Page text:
The second pattern, pattern B, comprised the remaining three patients with islet beta cells (DM18, DM19 and DM20) in whom we did not detect any insulin-deficient islets and in whom 100% of islets had insulin-positive cells. Two of these patients were African-American and one was Hispanic. Two were also antibody-negative and had high C-peptide (0.67 and 7.32 nmol/l; missing in third patient due to lack of available sera) in contrast to the two (of 15) patients with insulin-deficient islets (p = 0.04). None of these three pattern B patients had high-risk HLA DR3 and/or DR4 alleles (vs 11 of 16, p = 0.05).

Insulitis was present in two of 20 of the patients and, as expected, both with retained beta cells and classed as pattern A. The pancreas containing islets affected by insulitis were obtained from patients DM14 and DM15. Thus we found insulitis in two (of three) patients with pattern A and residual beta cells. In contrast, we did not identify insulitis in any of the patients with pattern A histology and no residual beta cells, or in patients with pattern B histology. In both affected patients, cells manifesting insulitis were extremely rare, being identified in only four islets from DM15 and one islet from DM14 of the approximately 300 islets analysed for each case. In both cases the insulitis consisted prevalently of CD8+ cells (and in case DM15 a smaller number of CD20 cells and rare CD4+ lymphocytes and macrophages). There was no difference in the relative beta cell volume in pancreases with and without insulitis (among the six pancreases with conserved beta cells; p = 0.79).

The pattern B pancreatic histology observed in patients DM18, DM19 and DM20 was similar to that of older patients with reported type 2 diabetes (n = 4) in terms of lack of insulin-deficient islets and lack of survivin beta cell production (see below). Figure 5 shows the pattern of beta cell distribution in the pancreas of patient DM20, which, like that of other patients with pattern B, was characterised by a diffuse decrease of beta cells and lack of insulin-deficient islets. However, the beta cell relative volume in patients with pattern B childhood-onset diabetes was reduced in comparison both with the type 2 diabetes patients analysed and with normal controls (p = 0.02 vs type 2 diabetes, p = 0.004 vs controls; Fig. 6). Figure 7 plots the percentage of insulin-positive islets for the pancreases analysed.
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Fig. 5

a Immunoperoxidase staining with insulin of a pancreatic islet of patient DM20 (who had dramatic pattern B beta cell loss); only a small subset of islet cells are stained for insulin (brown). b A different islet stained by immunofluorescence with antibodies to insulin (blue) and glucagon (red). The majority of the endocrine cells in this islet are stained for glucagon. A similar pattern was observed in all the pancreatic islet of this patient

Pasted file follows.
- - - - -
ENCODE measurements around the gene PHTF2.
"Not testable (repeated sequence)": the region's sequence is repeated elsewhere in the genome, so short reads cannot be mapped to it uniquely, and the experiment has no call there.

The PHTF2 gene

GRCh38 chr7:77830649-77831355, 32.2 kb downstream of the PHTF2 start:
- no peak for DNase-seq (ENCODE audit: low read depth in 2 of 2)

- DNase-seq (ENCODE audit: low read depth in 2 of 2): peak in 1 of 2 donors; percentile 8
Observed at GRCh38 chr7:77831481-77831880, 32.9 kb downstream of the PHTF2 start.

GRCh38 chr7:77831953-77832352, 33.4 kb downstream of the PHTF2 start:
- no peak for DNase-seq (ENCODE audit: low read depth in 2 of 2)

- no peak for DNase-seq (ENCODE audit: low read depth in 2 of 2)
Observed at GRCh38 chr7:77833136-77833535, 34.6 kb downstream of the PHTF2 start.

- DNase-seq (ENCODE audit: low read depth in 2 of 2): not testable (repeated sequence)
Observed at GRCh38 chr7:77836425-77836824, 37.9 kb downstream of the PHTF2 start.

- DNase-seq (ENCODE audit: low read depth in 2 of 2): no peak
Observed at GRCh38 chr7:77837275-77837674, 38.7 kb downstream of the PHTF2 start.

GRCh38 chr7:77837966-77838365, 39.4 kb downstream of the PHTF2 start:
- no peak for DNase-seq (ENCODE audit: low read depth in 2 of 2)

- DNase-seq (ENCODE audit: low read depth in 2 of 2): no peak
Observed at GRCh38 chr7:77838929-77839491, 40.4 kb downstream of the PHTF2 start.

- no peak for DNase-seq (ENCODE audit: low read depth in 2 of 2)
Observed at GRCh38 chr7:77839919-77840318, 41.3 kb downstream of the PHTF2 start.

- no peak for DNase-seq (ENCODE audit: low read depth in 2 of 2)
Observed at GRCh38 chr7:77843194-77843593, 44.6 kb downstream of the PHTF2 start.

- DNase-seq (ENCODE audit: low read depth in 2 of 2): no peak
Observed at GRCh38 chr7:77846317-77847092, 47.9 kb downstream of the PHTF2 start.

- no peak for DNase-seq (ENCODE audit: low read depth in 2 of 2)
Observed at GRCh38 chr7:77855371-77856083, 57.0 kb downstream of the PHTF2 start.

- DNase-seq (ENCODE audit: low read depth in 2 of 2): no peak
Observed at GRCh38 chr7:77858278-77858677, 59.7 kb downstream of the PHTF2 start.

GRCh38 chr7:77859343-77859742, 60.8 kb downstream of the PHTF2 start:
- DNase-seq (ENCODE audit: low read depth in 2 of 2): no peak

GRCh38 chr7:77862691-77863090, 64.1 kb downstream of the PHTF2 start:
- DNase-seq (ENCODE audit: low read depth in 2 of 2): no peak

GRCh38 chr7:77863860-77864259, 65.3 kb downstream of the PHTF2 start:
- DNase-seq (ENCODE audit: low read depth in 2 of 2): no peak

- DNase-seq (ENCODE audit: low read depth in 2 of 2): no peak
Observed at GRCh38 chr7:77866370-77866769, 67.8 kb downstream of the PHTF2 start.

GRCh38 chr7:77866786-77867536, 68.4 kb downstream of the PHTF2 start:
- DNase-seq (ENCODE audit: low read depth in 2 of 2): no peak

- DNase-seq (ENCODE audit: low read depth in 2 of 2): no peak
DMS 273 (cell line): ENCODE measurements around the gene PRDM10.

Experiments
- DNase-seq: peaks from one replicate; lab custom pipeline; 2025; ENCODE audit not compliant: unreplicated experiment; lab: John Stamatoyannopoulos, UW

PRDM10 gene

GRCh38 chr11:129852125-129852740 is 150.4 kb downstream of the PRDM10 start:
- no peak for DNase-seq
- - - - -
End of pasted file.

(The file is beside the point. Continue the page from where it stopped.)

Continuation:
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Fig. 6

Beta cell islet area (expressed as percentage of mean beta cell islet area in normal controls) in the pancreases of: controls (black diamonds); long-standing childhood-onset diabetic patients with pattern A (black squares) and pattern B (black triangles); and patients with type 2 diabetes (grey diamonds) and normal controls (grey triangles). The majority of the childhood-onset pancreases did not contain any insulin-positive islets, but six patients had residual insulin-positive islets

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Fig. 7

Percentage of islets containing insulin-positive cells in the pancreases of: normal controls (black squares); patients with childhood-onset diabetes pattern A (black triangles) and pattern B (white squares); and patients with adult-onset type 2 diabetes (white triangles) and normal controls (black circles). Only three (of six) pancreases of patients with childhood-onset diabetes had residual beta cell area as well as insulin-deficient islets (i.e. islets without any insulin-positive cells) (pattern A). The remaining three pancreases of patients with childhood-onset diabetes with residual beta cells (as well as the pancreases of patients with a clinical history of type 2 diabetes) did not contain any insulin-deficient islets (pattern B). In the chart these individuals are shown as having 100% of their islets containing insulin-positive cells. The majority (15 of 18) of the pancreases of childhood-onset diabetic patients contained insulin-deficient islets, including the two patients who also had islets with insulin-positive cells. All these patients, except for the two with residual beta cells, are shown as having 0% of their islets containing insulin-positive cells

There was no difference in BMI between patients with pattern A and pattern B beta cell loss. Among patients with pattern B, DM18 had a high BMI (30.2); in comparison, pattern A patient DM13 had an even higher BMI (30.9). The average BMI of normal controls (available for ten of 11 controls) was 24.5 (range 15.7 to 32.2) kg/m2.

Review of the clinical information for patients with pattern B revealed that all three patients were thought to have type 1 diabetes clinically. Two of them had end-stage renal disease (DM18, DM20). In one patient (DM20), from whom the pancreatic sample was obtained during double kidney–pancreas transplantation, diabetes was very difficult to control with insulin treatment. Since pancreatic transplantation in 2006, this patient has remained euglycaemic with a fasting C-peptide of 1.02 nmol/l and glycosylated haemoglobin of 5.38% (laboratory data obtained October 2009). The third patient with pattern B was admitted to the hospital for diabetic ketoacidosis and subsequently died from cerebral oedema.

Discussion